SHANE RICE: MAS appeal crucial for GAA fitness

MAXIMAL Aerobic Speed (MAS) stands as a cornerstone in the realm of GAA fitness, offering a pathway to peak performance for players.

While commonly utilized in professional sports, MAS has now become a focal point in the pre-season regimens of GAA coaches, presenting a versatile tool for enhancing team fitness year-round.

The significance of MAS lies in its ability to gauge an athlete’s capacity to sustain high speeds over extended periods, crucial for enduring the rigors of training and matches without succumbing to exhaustion. By improving MAS, teams can unlock greater levels of endurance and performance on the field.

Typically, pre-season marks the initiation of MAS training for players, often accompanied by tests to determine individual MAS levels. Tests such as the bronco or the 1.2km max effort serve as benchmarks, guiding coaches in tailoring training programs to suit each player’s capabilities.

However, the utility of MAS extends beyond the pre-season, with coaches incorporating it into in-season training to maintain and elevate fitness levels.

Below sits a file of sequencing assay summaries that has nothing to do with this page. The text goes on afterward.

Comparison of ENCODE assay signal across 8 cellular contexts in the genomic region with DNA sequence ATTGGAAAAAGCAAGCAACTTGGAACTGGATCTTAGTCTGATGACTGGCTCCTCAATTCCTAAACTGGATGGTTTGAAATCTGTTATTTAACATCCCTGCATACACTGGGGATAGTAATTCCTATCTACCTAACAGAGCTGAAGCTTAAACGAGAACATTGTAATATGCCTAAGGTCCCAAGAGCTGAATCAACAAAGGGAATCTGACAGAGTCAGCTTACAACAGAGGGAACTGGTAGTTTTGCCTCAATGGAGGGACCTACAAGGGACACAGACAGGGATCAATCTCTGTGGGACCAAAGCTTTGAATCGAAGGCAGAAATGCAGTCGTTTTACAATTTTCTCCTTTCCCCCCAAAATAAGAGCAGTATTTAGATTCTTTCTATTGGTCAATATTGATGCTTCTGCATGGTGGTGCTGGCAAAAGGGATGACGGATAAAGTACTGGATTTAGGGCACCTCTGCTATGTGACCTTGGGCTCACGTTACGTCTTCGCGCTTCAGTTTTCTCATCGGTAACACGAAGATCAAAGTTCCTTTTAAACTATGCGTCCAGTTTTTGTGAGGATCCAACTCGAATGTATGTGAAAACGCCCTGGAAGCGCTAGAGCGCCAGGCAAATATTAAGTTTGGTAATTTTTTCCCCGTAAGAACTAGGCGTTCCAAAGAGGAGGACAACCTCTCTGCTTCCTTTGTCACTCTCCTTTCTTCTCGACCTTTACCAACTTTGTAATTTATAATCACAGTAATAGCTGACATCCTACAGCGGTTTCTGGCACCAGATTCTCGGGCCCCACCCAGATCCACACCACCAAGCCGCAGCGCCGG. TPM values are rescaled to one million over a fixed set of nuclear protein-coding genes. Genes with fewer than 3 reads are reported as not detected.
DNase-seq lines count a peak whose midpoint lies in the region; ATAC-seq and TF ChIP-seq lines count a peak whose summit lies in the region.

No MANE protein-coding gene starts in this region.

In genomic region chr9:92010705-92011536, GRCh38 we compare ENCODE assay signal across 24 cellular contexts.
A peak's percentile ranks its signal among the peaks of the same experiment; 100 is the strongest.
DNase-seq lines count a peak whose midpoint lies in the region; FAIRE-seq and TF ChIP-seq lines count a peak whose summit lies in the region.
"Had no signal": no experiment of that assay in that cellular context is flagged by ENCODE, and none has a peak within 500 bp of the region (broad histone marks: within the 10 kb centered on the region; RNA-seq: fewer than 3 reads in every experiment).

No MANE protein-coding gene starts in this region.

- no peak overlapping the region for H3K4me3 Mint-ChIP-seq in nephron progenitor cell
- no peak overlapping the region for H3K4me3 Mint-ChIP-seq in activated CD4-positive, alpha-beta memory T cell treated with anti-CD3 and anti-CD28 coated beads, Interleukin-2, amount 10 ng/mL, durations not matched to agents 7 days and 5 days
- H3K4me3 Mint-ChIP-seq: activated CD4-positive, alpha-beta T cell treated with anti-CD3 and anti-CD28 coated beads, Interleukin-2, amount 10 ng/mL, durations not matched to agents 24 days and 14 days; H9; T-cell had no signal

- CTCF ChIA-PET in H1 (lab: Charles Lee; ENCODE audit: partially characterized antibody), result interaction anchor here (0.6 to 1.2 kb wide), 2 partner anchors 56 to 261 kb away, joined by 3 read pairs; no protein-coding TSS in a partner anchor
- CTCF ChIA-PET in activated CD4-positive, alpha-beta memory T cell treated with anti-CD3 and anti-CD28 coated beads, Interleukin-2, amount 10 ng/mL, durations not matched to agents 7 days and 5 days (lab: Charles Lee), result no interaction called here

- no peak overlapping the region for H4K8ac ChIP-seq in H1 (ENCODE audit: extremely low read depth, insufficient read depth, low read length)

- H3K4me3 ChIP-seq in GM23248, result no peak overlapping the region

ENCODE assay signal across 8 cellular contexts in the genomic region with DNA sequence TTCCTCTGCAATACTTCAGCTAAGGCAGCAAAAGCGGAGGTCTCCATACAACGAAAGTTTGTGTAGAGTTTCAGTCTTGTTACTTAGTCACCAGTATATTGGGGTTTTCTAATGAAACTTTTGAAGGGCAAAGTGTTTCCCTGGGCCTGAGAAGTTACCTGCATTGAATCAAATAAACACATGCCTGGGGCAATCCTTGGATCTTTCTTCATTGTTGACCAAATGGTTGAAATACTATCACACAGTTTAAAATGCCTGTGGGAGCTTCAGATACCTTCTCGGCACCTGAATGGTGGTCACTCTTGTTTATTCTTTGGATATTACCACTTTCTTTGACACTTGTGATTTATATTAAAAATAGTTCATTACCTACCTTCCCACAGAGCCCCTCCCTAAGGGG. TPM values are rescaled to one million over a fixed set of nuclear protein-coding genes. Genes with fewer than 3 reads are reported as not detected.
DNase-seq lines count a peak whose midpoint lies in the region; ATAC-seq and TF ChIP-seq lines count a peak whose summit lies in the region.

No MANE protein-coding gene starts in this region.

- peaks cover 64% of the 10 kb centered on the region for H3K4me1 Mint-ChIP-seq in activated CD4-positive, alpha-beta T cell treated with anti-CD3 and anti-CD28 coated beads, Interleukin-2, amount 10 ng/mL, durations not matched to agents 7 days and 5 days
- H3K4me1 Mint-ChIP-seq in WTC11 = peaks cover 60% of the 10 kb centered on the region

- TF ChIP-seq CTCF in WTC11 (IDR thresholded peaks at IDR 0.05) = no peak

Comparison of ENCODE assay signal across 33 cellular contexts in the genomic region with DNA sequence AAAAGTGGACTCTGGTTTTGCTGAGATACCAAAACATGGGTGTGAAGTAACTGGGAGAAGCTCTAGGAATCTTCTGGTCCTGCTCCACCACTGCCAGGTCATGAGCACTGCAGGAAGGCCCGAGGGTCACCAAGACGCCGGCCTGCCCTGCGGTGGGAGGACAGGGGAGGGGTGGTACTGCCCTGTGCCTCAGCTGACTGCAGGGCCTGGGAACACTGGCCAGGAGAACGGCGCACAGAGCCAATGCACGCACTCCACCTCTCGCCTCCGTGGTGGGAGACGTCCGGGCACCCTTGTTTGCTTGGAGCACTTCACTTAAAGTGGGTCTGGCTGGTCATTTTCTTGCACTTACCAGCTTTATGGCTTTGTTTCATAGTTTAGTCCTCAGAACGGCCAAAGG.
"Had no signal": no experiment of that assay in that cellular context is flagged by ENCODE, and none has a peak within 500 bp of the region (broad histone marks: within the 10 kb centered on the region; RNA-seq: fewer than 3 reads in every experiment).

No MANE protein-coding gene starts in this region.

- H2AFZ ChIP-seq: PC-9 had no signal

Working within the range of 90 per cent to -130 per cent of MAS allows coaches to modulate training intensity based on specific fitness objectives throughout the year. It is also common to re-test the teams score every six to eight weeks throughout the year.

Enhancing MAS involves a multifaceted approach, encompassing aerobic workouts, interval training, and strength training. Interval training, in particular, emerges as a potent strategy for pushing the boundaries of MAS, alternating between bursts of high-intensity exercise and periods of recovery. Integrating Small-Sided Games (SSGs) alongside MAS work offers coaches the flexibility to adjust training intensity in alignment with match proximity. I like to use two minutes of SSG with 60 seconds of MAS work.

Scientific studies further validate the efficacy of MAS training in sports performance. A study published in the Journal of Strength and Conditioning Research demonstrated that six weeks of MAS-based interval training led to significant improvements in aerobic fitness and running performance among soccer players.

Another study, published in the International Journal of Sports Physiology and Performance, highlighted the positive impact of MAS training on endurance capacity and sprint performance in elite rugby players.

In essence, mastering MAS unlocks the potential for enhanced team fitness and performance in GAA.

By incorporating MAS training into pre-season and in-season programs, coaches can cultivate a culture of excellence, empowering athletes to thrive in the demanding landscape of Gaelic football. As the pursuit of peak fitness continues to evolve, MAS remains a steadfast ally in the quest for sporting greatness.

Gaelic Athletic Academy, Shane Rice

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